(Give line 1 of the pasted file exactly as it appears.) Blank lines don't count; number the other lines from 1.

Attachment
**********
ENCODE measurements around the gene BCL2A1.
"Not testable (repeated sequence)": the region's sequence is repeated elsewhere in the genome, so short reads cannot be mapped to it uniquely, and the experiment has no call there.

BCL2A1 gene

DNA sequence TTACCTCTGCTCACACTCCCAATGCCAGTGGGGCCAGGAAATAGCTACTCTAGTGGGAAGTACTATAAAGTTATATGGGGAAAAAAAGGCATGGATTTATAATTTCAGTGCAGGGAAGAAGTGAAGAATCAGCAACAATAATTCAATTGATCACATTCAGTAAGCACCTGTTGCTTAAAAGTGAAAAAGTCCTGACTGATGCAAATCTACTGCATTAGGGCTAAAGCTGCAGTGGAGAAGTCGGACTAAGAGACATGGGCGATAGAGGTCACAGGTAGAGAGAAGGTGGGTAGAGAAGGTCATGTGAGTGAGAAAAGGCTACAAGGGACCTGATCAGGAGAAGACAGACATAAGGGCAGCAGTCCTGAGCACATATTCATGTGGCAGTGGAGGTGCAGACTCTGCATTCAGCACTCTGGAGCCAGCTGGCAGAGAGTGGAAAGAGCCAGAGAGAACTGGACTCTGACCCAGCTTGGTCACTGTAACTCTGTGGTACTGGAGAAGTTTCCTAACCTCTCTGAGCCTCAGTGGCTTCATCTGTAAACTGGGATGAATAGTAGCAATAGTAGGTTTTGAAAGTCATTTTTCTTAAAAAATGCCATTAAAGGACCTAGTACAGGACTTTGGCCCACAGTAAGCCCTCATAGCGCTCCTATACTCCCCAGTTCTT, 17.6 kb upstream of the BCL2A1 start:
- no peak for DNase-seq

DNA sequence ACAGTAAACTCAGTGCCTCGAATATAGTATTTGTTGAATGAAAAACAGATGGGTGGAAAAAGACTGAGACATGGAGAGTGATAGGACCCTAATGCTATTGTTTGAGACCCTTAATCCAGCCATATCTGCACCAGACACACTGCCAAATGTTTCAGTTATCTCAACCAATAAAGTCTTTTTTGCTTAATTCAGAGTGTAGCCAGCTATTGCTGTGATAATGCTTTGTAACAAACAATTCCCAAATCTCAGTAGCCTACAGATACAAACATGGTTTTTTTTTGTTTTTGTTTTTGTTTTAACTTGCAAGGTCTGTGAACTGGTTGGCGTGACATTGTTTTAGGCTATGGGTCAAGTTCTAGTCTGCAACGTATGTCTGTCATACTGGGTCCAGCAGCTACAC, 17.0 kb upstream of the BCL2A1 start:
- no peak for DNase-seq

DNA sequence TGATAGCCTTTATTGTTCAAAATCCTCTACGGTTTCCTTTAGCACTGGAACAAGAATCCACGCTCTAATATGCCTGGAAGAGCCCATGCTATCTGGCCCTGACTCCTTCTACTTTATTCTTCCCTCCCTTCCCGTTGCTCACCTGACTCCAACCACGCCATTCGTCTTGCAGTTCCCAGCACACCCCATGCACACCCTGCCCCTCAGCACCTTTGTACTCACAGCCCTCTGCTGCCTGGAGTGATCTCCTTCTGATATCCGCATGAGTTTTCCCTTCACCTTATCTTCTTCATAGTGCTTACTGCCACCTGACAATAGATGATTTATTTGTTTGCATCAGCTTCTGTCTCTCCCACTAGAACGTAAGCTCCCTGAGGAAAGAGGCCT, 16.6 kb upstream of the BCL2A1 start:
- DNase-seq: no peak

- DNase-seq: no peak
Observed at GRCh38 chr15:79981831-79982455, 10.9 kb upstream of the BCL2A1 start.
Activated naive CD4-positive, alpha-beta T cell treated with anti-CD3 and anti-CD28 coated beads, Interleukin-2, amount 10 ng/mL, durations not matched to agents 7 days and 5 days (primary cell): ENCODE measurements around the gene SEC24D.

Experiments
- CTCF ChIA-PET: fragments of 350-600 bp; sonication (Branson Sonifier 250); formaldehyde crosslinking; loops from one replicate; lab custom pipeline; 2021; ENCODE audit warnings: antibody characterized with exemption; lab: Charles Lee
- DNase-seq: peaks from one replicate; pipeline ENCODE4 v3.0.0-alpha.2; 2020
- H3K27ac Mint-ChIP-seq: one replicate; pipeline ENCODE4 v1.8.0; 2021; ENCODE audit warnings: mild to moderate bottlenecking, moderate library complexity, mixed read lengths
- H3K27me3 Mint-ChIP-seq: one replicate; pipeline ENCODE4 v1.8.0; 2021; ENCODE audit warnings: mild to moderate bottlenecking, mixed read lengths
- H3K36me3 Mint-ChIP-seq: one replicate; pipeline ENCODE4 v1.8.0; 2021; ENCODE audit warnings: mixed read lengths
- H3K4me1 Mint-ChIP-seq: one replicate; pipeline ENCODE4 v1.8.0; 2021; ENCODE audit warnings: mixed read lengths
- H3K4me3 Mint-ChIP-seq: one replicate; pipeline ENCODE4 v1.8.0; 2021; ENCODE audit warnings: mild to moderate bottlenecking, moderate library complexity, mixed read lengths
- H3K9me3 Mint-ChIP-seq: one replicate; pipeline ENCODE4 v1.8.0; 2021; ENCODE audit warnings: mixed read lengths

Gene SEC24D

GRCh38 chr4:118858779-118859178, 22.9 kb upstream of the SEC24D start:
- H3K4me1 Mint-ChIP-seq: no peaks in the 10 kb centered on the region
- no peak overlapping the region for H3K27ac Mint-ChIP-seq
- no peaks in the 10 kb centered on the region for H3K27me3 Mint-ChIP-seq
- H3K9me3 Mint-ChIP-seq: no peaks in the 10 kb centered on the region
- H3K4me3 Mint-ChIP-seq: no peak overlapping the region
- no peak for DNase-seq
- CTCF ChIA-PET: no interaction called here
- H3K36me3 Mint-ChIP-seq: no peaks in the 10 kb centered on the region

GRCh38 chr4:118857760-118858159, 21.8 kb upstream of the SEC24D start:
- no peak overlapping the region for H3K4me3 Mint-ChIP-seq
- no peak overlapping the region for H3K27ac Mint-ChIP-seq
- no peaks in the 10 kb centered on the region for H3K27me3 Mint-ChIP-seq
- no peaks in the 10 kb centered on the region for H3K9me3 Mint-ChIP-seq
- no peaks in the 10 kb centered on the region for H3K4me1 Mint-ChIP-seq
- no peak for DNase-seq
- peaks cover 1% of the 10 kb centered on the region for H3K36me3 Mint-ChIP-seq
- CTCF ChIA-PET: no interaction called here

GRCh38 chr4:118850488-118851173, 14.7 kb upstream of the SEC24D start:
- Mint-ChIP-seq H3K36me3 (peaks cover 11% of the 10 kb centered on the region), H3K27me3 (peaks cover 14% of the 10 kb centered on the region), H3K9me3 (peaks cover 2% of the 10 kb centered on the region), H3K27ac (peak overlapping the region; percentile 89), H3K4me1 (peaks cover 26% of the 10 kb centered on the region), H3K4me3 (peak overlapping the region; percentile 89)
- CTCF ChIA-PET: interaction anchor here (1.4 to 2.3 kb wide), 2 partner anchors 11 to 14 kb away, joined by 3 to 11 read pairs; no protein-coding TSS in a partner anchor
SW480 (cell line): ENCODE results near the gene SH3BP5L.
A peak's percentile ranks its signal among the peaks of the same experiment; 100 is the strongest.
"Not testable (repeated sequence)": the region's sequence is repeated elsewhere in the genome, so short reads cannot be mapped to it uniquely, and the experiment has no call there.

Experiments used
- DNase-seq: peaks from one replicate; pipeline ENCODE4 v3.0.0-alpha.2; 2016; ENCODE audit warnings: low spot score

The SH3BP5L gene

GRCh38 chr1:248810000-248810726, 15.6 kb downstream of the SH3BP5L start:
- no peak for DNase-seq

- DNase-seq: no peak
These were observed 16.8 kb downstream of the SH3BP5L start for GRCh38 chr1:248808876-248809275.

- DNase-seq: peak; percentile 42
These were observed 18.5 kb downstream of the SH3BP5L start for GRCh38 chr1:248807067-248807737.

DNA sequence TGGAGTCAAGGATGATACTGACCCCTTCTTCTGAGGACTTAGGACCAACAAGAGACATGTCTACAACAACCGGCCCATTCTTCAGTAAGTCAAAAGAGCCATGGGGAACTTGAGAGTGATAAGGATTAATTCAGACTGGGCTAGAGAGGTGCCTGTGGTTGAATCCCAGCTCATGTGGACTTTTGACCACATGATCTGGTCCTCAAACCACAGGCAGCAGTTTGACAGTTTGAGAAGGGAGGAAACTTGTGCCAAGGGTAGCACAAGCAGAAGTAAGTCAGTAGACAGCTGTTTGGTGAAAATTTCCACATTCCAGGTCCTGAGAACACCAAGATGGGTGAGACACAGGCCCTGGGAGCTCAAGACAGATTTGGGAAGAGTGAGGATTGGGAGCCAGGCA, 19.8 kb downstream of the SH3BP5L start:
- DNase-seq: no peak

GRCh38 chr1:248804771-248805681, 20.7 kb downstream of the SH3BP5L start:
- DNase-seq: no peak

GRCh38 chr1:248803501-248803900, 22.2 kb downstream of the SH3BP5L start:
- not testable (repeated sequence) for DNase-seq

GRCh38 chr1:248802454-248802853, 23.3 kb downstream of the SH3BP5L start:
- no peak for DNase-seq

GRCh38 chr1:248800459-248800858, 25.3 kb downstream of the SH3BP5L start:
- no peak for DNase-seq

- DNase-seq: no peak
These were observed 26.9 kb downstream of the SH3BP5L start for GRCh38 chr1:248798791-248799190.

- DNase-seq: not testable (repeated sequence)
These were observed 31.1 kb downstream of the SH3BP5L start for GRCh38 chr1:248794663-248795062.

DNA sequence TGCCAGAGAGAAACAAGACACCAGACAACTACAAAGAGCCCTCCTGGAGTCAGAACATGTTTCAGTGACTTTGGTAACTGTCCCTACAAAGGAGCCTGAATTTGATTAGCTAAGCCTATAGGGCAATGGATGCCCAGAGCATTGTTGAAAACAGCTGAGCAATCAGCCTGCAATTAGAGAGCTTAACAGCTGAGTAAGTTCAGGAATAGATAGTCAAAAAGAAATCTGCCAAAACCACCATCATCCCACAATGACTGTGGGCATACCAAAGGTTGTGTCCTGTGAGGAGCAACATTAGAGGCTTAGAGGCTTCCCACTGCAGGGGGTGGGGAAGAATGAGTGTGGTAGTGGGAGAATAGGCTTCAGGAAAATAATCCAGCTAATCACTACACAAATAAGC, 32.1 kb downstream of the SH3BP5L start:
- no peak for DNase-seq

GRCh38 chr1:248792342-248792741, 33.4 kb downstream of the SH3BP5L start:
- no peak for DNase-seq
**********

ENCODE measurements around the gene BCL2A1.